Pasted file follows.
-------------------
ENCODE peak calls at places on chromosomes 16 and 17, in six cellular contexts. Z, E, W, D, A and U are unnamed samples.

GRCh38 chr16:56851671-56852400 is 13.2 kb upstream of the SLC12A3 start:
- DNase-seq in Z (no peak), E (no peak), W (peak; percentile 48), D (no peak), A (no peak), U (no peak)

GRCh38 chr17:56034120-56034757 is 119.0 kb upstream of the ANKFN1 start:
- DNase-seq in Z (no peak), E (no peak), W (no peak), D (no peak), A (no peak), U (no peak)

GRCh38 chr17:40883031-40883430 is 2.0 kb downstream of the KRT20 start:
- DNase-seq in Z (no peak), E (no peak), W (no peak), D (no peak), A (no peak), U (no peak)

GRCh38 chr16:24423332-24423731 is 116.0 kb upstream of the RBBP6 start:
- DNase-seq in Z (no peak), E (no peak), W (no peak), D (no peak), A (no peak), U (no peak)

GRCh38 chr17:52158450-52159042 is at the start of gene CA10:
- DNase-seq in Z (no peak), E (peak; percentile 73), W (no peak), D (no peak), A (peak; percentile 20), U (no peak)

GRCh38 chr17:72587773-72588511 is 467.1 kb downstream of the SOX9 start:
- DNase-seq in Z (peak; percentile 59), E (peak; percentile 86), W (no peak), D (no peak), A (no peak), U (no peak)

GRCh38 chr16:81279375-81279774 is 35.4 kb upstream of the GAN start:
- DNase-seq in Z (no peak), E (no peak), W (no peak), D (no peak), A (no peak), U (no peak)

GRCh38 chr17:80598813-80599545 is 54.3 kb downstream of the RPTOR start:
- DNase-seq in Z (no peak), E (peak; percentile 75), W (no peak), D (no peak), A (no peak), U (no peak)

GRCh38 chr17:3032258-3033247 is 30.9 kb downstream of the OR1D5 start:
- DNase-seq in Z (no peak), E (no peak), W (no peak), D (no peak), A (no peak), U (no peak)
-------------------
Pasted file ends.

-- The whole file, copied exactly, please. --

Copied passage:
ENCODE peak calls at places on chromosomes 16 and 17, in six cellular contexts. Z, E, W, D, A and U are unnamed samples.

GRCh38 chr16:56851671-56852400 is 13.2 kb upstream of the SLC12A3 start:
- DNase-seq in Z (no peak), E (no peak), W (peak; percentile 48), D (no peak), A (no peak), U (no peak)

GRCh38 chr17:56034120-56034757 is 119.0 kb upstream of the ANKFN1 start:
- DNase-seq in Z (no peak), E (no peak), W (no peak), D (no peak), A (no peak), U (no peak)

GRCh38 chr17:40883031-40883430 is 2.0 kb downstream of the KRT20 start:
- DNase-seq in Z (no peak), E (no peak), W (no peak), D (no peak), A (no peak), U (no peak)

GRCh38 chr16:24423332-24423731 is 116.0 kb upstream of the RBBP6 start:
- DNase-seq in Z (no peak), E (no peak), W (no peak), D (no peak), A (no peak), U (no peak)

GRCh38 chr17:52158450-52159042 is at the start of gene CA10:
- DNase-seq in Z (no peak), E (peak; percentile 73), W (no peak), D (no peak), A (peak; percentile 20), U (no peak)

GRCh38 chr17:72587773-72588511 is 467.1 kb downstream of the SOX9 start:
- DNase-seq in Z (peak; percentile 59), E (peak; percentile 86), W (no peak), D (no peak), A (no peak), U (no peak)

GRCh38 chr16:81279375-81279774 is 35.4 kb upstream of the GAN start:
- DNase-seq in Z (no peak), E (no peak), W (no peak), D (no peak), A (no peak), U (no peak)

GRCh38 chr17:80598813-80599545 is 54.3 kb downstream of the RPTOR start:
- DNase-seq in Z (no peak), E (peak; percentile 75), W (no peak), D (no peak), A (no peak), U (no peak)

GRCh38 chr17:3032258-3033247 is 30.9 kb downstream of the OR1D5 start:
- DNase-seq in Z (no peak), E (no peak), W (no peak), D (no peak), A (no peak), U (no peak)